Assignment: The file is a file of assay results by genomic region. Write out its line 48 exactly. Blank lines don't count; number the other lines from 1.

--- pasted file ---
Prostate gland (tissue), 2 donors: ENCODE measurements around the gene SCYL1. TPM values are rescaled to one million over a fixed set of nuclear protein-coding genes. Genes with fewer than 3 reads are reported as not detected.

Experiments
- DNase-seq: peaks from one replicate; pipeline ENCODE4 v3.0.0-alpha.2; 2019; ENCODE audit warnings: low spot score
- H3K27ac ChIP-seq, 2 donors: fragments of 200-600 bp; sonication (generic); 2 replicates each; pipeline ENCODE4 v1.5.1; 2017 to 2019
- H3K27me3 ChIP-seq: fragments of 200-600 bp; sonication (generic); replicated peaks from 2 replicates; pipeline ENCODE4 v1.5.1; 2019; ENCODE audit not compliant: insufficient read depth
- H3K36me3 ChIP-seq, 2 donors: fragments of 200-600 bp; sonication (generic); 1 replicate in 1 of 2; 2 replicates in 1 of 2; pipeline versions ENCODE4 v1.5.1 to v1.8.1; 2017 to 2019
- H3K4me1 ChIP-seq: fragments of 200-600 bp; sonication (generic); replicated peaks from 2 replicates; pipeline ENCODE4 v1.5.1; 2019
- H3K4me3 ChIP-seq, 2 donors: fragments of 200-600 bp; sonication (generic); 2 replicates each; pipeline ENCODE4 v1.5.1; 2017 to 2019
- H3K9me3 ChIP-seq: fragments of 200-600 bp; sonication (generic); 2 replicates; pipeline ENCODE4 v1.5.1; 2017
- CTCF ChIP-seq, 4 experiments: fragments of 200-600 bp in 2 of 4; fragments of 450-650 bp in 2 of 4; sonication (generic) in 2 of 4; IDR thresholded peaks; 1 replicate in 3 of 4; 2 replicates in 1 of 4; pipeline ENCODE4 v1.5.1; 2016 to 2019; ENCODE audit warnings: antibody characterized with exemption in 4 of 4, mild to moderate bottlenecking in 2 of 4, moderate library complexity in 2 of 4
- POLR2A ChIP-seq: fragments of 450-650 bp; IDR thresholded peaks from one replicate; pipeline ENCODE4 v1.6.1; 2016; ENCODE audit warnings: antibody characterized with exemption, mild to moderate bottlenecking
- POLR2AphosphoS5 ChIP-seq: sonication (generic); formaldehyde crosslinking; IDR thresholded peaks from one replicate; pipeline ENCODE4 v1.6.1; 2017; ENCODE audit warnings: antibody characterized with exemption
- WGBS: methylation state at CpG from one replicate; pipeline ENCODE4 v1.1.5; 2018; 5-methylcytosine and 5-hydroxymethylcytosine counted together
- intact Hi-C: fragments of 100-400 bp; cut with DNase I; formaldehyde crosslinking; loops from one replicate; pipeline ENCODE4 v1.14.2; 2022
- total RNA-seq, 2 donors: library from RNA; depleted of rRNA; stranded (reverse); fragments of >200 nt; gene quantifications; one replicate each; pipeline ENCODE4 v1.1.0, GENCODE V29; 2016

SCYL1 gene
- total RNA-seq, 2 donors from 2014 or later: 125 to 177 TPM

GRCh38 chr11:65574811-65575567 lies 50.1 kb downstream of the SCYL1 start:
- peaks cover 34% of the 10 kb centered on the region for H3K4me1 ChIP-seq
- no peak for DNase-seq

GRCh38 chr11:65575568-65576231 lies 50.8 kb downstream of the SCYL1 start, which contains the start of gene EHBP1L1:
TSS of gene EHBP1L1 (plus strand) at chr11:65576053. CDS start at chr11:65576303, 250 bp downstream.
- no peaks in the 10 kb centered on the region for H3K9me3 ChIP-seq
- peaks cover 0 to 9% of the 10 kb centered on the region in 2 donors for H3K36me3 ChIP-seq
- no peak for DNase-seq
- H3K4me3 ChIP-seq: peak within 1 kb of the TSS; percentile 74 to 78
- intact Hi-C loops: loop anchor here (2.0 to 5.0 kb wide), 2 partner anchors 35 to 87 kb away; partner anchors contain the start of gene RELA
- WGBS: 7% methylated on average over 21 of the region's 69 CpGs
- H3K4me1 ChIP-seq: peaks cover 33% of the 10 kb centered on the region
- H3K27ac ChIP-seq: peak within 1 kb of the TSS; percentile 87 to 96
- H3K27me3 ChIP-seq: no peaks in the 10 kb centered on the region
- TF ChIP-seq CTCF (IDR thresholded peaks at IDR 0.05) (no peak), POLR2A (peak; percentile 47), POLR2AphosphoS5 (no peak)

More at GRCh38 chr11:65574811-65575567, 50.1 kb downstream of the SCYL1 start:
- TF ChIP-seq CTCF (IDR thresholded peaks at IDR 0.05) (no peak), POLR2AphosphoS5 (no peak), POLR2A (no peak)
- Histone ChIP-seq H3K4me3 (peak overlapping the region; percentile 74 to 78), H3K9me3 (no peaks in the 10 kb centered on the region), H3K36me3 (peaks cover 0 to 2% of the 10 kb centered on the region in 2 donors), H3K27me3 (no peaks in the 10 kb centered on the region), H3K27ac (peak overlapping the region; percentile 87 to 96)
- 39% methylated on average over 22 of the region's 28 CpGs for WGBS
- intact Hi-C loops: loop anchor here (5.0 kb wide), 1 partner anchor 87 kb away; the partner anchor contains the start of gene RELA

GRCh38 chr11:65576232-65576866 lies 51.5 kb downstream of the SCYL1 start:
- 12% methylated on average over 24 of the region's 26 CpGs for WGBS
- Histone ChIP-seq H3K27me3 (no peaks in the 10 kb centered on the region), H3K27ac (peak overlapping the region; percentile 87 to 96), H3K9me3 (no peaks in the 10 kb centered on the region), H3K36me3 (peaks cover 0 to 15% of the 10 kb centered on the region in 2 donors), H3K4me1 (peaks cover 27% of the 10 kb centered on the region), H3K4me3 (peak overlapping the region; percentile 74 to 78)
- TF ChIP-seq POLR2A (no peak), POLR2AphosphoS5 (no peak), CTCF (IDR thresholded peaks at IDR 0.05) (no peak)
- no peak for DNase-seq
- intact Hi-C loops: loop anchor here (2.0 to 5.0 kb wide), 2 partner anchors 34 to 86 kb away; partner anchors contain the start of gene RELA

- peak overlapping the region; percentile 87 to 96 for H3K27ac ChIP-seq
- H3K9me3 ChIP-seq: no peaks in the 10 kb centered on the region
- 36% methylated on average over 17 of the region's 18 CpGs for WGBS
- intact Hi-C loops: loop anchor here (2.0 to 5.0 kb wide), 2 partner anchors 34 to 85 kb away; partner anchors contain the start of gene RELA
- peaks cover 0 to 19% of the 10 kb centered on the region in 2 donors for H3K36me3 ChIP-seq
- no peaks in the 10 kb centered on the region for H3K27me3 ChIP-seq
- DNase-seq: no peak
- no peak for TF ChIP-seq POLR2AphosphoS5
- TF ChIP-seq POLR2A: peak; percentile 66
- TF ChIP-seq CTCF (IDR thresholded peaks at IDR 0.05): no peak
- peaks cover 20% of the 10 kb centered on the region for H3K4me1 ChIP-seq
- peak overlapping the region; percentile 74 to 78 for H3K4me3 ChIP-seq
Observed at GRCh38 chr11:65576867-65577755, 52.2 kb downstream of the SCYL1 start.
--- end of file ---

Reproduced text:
- peaks cover 0 to 19% of the 10 kb centered on the region in 2 donors for H3K36me3 ChIP-seq